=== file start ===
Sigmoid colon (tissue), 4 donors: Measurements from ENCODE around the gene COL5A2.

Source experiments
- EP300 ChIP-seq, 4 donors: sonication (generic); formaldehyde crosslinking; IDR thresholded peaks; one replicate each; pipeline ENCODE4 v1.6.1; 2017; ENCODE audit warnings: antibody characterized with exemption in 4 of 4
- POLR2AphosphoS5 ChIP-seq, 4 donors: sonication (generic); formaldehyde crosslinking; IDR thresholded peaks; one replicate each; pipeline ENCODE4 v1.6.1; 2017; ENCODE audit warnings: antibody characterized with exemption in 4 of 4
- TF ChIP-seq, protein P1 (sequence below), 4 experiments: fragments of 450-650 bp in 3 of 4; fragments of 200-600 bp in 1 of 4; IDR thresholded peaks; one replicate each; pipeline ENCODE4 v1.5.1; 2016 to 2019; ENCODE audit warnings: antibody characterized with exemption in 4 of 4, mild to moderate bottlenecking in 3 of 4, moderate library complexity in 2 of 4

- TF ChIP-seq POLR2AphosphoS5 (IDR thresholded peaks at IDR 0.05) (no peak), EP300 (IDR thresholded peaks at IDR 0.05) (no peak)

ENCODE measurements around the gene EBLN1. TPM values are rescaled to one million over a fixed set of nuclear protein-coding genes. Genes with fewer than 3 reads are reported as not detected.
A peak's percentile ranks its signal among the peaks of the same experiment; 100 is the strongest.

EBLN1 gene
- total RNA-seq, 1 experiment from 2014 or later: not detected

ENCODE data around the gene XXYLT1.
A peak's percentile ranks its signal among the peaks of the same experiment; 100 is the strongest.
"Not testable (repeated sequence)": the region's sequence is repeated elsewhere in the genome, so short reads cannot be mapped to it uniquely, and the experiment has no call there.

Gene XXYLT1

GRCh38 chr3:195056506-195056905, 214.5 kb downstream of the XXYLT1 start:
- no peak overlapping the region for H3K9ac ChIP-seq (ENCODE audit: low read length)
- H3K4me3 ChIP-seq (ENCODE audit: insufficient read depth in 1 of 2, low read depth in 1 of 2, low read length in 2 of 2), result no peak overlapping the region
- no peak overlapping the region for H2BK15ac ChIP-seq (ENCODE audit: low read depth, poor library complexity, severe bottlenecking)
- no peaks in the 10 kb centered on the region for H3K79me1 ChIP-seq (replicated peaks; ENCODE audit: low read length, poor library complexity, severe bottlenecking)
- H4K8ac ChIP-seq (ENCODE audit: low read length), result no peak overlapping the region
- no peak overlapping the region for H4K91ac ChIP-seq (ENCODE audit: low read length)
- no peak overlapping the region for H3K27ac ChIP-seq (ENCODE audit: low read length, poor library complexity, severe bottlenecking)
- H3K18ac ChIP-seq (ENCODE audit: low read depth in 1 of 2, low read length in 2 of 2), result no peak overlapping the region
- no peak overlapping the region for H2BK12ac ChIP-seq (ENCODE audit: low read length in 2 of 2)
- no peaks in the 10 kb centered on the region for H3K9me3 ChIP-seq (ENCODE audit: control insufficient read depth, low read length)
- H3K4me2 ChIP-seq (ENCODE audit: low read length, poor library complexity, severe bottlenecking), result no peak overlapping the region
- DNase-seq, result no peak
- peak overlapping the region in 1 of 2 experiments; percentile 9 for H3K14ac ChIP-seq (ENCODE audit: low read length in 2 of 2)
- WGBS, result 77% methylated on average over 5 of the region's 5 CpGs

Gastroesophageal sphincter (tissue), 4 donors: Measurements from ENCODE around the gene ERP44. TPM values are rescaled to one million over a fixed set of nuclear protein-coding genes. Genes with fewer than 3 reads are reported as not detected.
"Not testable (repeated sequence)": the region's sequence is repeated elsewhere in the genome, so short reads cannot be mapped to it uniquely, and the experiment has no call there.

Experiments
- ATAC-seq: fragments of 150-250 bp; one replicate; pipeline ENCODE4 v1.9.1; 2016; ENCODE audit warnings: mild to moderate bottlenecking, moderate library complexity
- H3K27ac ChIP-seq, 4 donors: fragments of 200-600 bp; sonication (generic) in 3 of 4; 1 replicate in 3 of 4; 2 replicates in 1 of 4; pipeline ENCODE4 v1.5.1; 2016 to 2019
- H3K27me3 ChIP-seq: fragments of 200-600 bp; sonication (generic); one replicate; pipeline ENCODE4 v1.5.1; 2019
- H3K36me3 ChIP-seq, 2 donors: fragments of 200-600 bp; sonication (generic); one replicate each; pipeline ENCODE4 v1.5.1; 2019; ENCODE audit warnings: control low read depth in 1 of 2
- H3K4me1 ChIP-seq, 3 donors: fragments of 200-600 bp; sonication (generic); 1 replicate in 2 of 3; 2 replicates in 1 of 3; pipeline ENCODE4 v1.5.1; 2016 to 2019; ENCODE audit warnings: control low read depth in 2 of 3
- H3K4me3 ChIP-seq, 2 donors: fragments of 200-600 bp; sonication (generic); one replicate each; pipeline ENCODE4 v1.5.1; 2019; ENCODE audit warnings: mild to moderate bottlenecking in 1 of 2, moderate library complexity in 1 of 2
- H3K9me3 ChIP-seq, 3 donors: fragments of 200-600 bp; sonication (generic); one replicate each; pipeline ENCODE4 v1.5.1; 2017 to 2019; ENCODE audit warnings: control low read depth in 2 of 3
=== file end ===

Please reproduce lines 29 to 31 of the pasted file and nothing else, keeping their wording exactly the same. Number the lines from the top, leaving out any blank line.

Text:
- WGBS, result 77% methylated on average over 5 of the region's 5 CpGs

Gastroesophageal sphincter (tissue), 4 donors: Measurements from ENCODE around the gene ERP44. TPM values are rescaled to one million over a fixed set of nuclear protein-coding genes. Genes with fewer than 3 reads are reported as not detected.
"Not testable (repeated sequence)": the region's sequence is repeated elsewhere in the genome, so short reads cannot be mapped to it uniquely, and the experiment has no call there.